Eugen Jochum Orchestral Recordings on Philips

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According to one former violist in the Concertgebouw Orchestra, Eugen Jochum was the type of conductor who doesnt put on spectacular performances, but whose music-making always bears the stamp of honesty. He is enthusiastic during a concert and also conveys his intentions to the orchestra without any affectation. The sincerity and integrity of Jochums musical character is conveyed with a unique sweep across his mastery of Austro-German repertoire operatic as well as symphonic music in this new Eloquence Classics box set dedicated to his recordings for the Dutch Philips label. The first five discs present the second of the conductors complete cycles of Beethoven symphonies, made in the late 1960s. In its plain-spoken but beautifully recorded and played way, this Amsterdam cycle stands the test of time against his earlier Berlin and later London cycles, not least thanks to the particularly harmonious relationship cultivated by Jochum with the great Dutch ensemble (he shared the chief conductorship with Bernard Haitink for three years). These Philips recordings continue with more Beethoven, a collection of overtures, several receiving their first international release on CD, and a Fifth Symphony from Berlin in 1951. Other notable rarities are saved for the last disc: a solo-vocal Magnificat by Rudolf Mengelberg (cousin of the conductor Willem), recorded in Jochums first studio sessions with the Concertgebouw in 1952, and a short sequence of organ works played by Adalbert Meier. This formed Side 4 of the original release of Bruckners Fifth Symphony, recorded live at the Rococo splendour of the basilica attached to the Benedictine monastery of Ottobeuren in Bavaria, which was celebrating the 1200th anniversary of its foundation in 1964 when the Concertgebouw gave a performance there unique even in Jochums distinguished Bruckner discography for its radiance as well as its unerring sense of pulse. At the centre of the new Eloquence box, Jochums often-underrated way with Wagner and Strauss is well represented by his Philips recordings of overtures and tone-poems (including two versions each of Don Juan and Till Eulenspiegel, from 1952 and stereo remakes from 1960). There are four grand and splendid accounts of late Mozart symphonies, as well as a pair of piano concertos by Beethoven and Mozart recorded with the Bamberg SO and his daughter Veronica, who also contributes to Niek Nelissens fascinating note for this unrivalled collection of her fathers work.

The interpretation is masterly. I enjoyed this performance thoroughly in fact, I enjoyed it more than any other I have heard on record. Gramophone, October 1954 (Till Eulenspiegel)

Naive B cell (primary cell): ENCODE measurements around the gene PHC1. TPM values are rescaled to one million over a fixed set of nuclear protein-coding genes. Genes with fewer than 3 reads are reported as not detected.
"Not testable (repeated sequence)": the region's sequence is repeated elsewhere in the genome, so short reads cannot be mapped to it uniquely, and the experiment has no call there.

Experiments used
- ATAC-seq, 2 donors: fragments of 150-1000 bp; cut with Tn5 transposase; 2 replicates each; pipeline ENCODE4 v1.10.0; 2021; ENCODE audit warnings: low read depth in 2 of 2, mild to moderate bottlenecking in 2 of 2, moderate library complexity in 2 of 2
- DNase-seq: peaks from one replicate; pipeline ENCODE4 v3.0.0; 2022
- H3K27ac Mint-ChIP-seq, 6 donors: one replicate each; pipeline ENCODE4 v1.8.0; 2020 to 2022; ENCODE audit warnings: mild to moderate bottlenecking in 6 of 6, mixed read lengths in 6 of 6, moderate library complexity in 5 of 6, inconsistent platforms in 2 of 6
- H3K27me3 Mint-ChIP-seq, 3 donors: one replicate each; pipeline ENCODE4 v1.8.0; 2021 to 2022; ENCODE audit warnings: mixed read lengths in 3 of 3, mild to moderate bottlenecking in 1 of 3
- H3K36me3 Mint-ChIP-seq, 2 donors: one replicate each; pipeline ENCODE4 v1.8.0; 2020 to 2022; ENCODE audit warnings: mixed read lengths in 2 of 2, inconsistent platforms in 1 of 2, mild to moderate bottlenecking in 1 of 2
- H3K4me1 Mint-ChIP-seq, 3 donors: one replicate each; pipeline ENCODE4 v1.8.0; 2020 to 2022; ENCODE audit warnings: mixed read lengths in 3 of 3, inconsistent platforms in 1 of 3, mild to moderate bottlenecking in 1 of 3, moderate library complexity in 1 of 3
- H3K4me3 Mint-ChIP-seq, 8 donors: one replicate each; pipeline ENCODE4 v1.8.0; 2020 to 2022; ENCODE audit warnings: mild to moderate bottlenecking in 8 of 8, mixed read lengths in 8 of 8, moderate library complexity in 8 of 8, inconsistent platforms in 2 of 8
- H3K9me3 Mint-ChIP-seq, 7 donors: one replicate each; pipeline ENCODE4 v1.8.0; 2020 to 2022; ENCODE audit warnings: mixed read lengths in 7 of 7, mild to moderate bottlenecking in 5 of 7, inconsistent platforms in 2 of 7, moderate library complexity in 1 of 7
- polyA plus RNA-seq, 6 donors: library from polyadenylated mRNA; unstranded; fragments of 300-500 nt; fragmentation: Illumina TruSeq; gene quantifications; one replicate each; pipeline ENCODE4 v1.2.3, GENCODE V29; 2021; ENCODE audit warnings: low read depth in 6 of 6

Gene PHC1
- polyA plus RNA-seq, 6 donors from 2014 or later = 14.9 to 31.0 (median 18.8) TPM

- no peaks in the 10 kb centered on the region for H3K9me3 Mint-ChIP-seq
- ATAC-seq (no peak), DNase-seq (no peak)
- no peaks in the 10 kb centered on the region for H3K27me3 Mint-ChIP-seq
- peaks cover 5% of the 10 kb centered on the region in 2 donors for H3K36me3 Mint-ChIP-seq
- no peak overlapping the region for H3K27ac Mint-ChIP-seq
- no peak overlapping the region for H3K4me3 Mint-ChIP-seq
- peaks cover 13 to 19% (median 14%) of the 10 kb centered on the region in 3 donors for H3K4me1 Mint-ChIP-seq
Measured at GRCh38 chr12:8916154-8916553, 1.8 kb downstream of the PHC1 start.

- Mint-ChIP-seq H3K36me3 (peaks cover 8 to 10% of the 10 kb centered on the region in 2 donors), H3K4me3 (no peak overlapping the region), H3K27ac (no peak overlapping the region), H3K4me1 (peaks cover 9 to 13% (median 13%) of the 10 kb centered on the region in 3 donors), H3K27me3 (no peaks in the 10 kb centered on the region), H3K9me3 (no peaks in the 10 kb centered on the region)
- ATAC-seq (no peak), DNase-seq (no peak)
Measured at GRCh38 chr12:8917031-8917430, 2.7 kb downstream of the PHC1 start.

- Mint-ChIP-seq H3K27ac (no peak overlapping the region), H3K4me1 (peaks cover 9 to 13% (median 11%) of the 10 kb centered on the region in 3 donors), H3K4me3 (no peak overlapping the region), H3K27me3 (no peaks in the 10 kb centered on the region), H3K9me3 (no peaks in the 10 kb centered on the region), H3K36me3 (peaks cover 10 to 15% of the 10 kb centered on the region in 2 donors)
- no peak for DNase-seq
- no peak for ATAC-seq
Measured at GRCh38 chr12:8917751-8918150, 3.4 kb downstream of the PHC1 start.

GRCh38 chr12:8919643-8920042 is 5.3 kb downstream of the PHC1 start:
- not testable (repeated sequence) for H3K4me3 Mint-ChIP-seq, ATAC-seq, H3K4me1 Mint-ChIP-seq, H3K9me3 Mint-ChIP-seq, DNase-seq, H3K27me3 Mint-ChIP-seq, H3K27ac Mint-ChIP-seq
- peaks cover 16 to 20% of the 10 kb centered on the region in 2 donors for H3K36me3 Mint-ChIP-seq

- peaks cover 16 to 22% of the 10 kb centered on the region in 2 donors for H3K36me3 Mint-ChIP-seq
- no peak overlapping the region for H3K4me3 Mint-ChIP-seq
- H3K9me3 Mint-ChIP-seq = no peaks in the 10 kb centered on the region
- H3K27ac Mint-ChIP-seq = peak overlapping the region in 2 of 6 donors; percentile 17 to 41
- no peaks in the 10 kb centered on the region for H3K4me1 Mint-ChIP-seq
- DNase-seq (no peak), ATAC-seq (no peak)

[The Concertgebouw] plays for him as well as it ever has on records. Among the fine features of these performances are the lovely, singing tone in cantabile passages, the masculine vigor of the tuttis, the extreme care in the choice of bowings in order to obtain the best articulation ... As a performance, KV 504 has no recorded superior. High Fidelity, July 1962 (Mozart: Symphonies Nos. 36 & 38)

Exciting renditions that are properly weighty and festive in mood. The excellent orchestral work is clean and precise, and the authoritative conducting is full of sprit, with well-chosen tempi. Stereo Review, October 1962 (Mozart: Symphonies Nos. 36 & 38)

This performance is in the end extremely satisfying, whatever one's puristic objections. The slow movement is very good, and so is the Scherzo. Musical Times, February 1966 (Bruckner: Symphony No.5)

The entire project has been carried through with the greatest possible care ... flawless orchestral performance coupled with recorded sound that makes utterly clear, without any loss of warmth, every detail of line and color written into the music. Special compliments are in order for the fine team of vocal soloists and the excellent choral work in the Ninth Symphony. Stereo Review, September 1970 (Beethoven: Symphonies Nos. 1-9)

Every now and then a record one is tempted to ignore because the material is so overexposed turns out to be exceptionally or even irresistibly attractive: Jochum's Beethoven Fifth with the Concertgebouw Orchestra on Philips was a notable example. Stereo Review, May 1974 (Beethoven: Symphony No. 5) His performances of the Mozart symphonies were incomparable, combining as they did both rhythmic vigour and a high degree of sensitive warmth A Philips recording of Nos. 36 and 38 shows him at his best in this music. Gramophone, March 1998 Highly distinctive recordings always dashing and stylish. Gramophone, December 1998 (Schubert, Schumann symphonies)

This Philips version [of Bruckners Fifth] retains a certain ritualistic symbolism, owing as much to the devotional setting in which the recording was made as to Jochums old-fashioned interpretive values [it] also has a sense of occasion not matched by the Dresden (EMI) or Munich (DG) versions. Classics Today, 2001

Exciting renditions that are properly weighty and festive in mood. The excellent orchestral work is clean and precise, and the authoritative conducting is full of sprit, with well-chosen tempi. Stereo Review, October 1962 (Mozart: Symphonies Nos. 36 & 38)